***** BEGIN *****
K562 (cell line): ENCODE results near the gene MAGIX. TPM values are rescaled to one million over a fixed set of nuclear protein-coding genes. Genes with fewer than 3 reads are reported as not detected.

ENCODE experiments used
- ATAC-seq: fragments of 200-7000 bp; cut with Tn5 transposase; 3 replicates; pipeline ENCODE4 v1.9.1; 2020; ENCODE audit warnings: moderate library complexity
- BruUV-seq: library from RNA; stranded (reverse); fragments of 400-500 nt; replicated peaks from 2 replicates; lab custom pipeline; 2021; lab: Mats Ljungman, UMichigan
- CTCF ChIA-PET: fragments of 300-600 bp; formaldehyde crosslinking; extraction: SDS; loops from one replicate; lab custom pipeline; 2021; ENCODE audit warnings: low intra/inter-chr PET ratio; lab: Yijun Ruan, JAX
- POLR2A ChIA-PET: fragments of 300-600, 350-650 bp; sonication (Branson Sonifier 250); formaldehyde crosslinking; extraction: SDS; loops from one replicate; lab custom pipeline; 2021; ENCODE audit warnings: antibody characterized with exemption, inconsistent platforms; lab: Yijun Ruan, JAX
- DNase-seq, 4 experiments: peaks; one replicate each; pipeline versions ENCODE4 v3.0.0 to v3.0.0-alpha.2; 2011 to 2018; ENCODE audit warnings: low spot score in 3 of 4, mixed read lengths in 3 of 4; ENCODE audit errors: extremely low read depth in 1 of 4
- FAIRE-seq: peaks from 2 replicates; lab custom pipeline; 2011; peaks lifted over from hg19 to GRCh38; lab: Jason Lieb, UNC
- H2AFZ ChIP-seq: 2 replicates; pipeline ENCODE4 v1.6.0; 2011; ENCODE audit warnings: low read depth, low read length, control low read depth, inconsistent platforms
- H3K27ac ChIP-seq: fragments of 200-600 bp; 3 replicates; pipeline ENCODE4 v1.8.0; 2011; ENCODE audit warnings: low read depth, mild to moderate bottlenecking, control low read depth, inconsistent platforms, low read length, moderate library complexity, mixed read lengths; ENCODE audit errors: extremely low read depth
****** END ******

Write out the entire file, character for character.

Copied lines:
K562 (cell line): ENCODE results near the gene MAGIX. TPM values are rescaled to one million over a fixed set of nuclear protein-coding genes. Genes with fewer than 3 reads are reported as not detected.

ENCODE experiments used
- ATAC-seq: fragments of 200-7000 bp; cut with Tn5 transposase; 3 replicates; pipeline ENCODE4 v1.9.1; 2020; ENCODE audit warnings: moderate library complexity
- BruUV-seq: library from RNA; stranded (reverse); fragments of 400-500 nt; replicated peaks from 2 replicates; lab custom pipeline; 2021; lab: Mats Ljungman, UMichigan
- CTCF ChIA-PET: fragments of 300-600 bp; formaldehyde crosslinking; extraction: SDS; loops from one replicate; lab custom pipeline; 2021; ENCODE audit warnings: low intra/inter-chr PET ratio; lab: Yijun Ruan, JAX
- POLR2A ChIA-PET: fragments of 300-600, 350-650 bp; sonication (Branson Sonifier 250); formaldehyde crosslinking; extraction: SDS; loops from one replicate; lab custom pipeline; 2021; ENCODE audit warnings: antibody characterized with exemption, inconsistent platforms; lab: Yijun Ruan, JAX
- DNase-seq, 4 experiments: peaks; one replicate each; pipeline versions ENCODE4 v3.0.0 to v3.0.0-alpha.2; 2011 to 2018; ENCODE audit warnings: low spot score in 3 of 4, mixed read lengths in 3 of 4; ENCODE audit errors: extremely low read depth in 1 of 4
- FAIRE-seq: peaks from 2 replicates; lab custom pipeline; 2011; peaks lifted over from hg19 to GRCh38; lab: Jason Lieb, UNC
- H2AFZ ChIP-seq: 2 replicates; pipeline ENCODE4 v1.6.0; 2011; ENCODE audit warnings: low read depth, low read length, control low read depth, inconsistent platforms
- H3K27ac ChIP-seq: fragments of 200-600 bp; 3 replicates; pipeline ENCODE4 v1.8.0; 2011; ENCODE audit warnings: low read depth, mild to moderate bottlenecking, control low read depth, inconsistent platforms, low read length, moderate library complexity, mixed read lengths; ENCODE audit errors: extremely low read depth